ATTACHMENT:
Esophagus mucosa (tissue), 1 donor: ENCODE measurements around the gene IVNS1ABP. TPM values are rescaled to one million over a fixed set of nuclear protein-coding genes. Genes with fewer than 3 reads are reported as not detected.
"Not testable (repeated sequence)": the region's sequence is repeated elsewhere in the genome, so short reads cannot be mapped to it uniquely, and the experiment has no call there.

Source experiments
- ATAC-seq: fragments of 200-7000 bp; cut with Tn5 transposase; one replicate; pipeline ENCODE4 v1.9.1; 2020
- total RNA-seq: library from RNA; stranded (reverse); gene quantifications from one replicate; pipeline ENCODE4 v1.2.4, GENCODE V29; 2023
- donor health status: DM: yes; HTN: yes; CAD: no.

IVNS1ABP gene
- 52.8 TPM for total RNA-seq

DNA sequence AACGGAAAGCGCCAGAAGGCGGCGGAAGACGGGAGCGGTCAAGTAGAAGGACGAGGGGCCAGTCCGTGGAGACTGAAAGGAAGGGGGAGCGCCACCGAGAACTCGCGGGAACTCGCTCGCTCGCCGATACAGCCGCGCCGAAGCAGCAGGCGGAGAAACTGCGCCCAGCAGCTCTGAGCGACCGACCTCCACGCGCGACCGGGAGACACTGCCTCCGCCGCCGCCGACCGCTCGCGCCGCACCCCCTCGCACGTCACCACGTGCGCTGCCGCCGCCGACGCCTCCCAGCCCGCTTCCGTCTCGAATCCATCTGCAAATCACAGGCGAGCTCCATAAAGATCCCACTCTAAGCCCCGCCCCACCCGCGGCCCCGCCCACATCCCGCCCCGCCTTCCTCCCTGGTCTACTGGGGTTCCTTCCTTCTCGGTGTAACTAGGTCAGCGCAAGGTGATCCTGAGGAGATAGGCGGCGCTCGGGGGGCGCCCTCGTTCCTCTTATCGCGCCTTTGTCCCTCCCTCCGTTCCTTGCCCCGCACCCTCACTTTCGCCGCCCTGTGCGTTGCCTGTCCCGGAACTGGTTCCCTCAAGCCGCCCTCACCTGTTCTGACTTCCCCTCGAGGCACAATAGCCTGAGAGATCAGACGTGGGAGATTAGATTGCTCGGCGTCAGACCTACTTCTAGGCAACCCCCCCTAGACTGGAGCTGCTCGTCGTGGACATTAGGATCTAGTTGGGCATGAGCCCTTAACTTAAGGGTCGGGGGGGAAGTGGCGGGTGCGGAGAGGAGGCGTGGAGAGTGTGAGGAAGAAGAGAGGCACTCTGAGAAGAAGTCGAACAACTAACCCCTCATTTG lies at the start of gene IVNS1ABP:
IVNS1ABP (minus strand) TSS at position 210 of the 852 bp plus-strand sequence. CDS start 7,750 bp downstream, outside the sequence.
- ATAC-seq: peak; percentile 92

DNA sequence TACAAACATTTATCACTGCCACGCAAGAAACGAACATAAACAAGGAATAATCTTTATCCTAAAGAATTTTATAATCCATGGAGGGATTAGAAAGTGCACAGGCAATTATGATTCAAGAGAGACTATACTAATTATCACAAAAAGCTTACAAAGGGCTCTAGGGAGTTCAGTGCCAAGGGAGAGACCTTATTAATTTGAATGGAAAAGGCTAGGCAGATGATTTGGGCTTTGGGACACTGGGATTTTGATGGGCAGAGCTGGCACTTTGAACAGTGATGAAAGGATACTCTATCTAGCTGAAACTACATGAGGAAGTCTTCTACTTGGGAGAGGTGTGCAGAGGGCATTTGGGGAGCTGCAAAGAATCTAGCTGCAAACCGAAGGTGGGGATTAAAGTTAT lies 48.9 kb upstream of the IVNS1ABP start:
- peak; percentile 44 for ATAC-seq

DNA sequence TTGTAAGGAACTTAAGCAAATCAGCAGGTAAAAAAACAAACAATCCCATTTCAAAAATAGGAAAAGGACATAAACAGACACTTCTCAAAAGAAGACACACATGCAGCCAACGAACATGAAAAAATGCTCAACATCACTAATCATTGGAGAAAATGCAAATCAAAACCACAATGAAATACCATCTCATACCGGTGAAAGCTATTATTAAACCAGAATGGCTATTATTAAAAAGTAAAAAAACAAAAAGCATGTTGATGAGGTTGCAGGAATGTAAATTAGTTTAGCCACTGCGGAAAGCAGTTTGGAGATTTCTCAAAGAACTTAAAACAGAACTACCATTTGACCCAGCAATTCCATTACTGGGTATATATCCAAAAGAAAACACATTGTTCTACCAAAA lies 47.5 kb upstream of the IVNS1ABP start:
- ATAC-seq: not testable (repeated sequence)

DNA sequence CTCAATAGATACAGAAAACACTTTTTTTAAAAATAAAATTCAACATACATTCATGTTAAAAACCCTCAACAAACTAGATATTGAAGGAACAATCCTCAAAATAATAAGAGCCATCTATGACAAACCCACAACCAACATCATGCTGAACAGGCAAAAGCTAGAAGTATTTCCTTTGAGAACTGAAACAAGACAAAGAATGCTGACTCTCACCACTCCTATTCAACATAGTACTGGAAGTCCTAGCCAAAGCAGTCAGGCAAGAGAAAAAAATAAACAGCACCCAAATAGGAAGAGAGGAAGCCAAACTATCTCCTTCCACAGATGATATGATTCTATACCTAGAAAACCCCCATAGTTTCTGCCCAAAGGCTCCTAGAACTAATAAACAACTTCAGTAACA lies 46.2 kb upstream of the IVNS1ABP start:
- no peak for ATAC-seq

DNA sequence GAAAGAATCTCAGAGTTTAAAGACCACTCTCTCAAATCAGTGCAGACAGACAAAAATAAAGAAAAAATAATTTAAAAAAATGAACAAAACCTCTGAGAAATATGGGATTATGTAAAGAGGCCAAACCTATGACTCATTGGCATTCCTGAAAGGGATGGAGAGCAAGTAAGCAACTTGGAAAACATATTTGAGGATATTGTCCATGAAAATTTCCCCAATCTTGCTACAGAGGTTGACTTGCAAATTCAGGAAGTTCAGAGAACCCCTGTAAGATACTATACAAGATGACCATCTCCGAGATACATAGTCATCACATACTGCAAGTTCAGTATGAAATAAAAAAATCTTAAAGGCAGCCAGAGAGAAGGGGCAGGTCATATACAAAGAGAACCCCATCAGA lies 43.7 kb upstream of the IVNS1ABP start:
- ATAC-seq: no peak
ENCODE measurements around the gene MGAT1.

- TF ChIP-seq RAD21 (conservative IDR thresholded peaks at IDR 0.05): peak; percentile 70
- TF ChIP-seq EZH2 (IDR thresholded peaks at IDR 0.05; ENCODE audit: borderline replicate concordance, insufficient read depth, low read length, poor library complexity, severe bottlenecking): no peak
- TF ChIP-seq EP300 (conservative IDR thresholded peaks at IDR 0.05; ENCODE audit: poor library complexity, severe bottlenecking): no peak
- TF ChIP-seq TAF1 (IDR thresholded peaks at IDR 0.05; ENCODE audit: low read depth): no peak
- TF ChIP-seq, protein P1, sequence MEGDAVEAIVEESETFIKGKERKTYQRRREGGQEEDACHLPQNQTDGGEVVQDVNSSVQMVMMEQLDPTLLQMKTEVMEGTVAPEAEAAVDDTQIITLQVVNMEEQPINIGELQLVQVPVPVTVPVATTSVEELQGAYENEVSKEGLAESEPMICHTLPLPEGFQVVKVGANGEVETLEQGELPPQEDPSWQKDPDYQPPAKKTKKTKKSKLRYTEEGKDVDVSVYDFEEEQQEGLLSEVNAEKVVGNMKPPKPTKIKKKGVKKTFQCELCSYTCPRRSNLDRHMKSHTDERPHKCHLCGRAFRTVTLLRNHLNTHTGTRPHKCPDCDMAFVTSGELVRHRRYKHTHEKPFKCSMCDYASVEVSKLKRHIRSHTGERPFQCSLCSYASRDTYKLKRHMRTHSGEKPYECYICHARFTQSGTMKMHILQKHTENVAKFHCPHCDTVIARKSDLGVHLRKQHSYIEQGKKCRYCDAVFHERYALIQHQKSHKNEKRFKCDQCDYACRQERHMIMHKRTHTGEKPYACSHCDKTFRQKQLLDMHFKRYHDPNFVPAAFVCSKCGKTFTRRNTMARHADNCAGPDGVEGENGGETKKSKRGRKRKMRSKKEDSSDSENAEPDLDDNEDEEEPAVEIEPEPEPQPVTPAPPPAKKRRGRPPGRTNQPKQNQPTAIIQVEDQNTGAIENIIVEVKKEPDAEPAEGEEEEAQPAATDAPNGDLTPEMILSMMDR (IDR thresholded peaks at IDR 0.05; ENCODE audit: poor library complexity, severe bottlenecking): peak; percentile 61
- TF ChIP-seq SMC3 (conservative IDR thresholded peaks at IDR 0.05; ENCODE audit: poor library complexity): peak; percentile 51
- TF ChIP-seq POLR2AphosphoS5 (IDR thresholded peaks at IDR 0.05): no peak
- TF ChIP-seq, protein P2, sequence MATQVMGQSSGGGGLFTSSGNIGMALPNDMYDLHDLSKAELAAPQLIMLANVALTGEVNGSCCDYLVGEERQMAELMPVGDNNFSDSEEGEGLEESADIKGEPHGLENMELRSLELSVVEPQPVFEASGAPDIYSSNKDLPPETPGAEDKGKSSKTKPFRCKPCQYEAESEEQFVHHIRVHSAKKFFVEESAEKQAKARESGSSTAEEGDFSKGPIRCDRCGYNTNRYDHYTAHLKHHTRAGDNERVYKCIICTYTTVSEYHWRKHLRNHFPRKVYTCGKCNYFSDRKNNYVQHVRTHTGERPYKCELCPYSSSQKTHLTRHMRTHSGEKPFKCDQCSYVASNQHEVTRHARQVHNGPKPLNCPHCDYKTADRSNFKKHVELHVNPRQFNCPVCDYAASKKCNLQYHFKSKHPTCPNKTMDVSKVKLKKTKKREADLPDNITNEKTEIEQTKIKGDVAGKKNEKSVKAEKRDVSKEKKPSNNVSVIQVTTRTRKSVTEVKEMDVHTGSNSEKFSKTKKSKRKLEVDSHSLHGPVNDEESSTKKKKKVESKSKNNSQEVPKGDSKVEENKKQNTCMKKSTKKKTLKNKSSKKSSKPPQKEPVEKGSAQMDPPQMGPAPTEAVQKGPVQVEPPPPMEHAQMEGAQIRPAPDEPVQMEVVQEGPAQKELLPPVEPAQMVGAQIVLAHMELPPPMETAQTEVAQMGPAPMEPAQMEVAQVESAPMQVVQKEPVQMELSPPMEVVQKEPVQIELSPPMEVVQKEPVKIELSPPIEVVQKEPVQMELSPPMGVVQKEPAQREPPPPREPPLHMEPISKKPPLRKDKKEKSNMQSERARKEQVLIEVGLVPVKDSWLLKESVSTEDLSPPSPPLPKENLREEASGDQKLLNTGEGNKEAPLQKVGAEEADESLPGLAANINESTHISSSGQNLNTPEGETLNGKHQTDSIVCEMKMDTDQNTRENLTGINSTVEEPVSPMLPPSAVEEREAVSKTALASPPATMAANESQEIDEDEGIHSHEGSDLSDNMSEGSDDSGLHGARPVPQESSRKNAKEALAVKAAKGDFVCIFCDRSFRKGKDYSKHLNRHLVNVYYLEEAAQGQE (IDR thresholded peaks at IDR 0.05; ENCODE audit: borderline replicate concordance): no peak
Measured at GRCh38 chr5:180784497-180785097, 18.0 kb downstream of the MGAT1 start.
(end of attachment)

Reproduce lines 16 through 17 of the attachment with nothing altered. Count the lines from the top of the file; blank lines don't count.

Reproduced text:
DNA sequence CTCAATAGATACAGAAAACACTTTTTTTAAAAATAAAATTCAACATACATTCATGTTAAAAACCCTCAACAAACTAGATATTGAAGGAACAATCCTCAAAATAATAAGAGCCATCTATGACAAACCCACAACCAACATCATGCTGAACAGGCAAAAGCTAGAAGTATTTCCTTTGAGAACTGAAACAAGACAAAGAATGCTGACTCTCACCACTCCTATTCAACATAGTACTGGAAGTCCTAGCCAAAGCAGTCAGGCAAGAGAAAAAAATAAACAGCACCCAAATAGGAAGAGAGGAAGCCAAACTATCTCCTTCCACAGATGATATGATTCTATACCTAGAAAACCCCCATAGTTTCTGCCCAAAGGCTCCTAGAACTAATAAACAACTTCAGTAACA lies 46.2 kb upstream of the IVNS1ABP start:
- no peak for ATAC-seq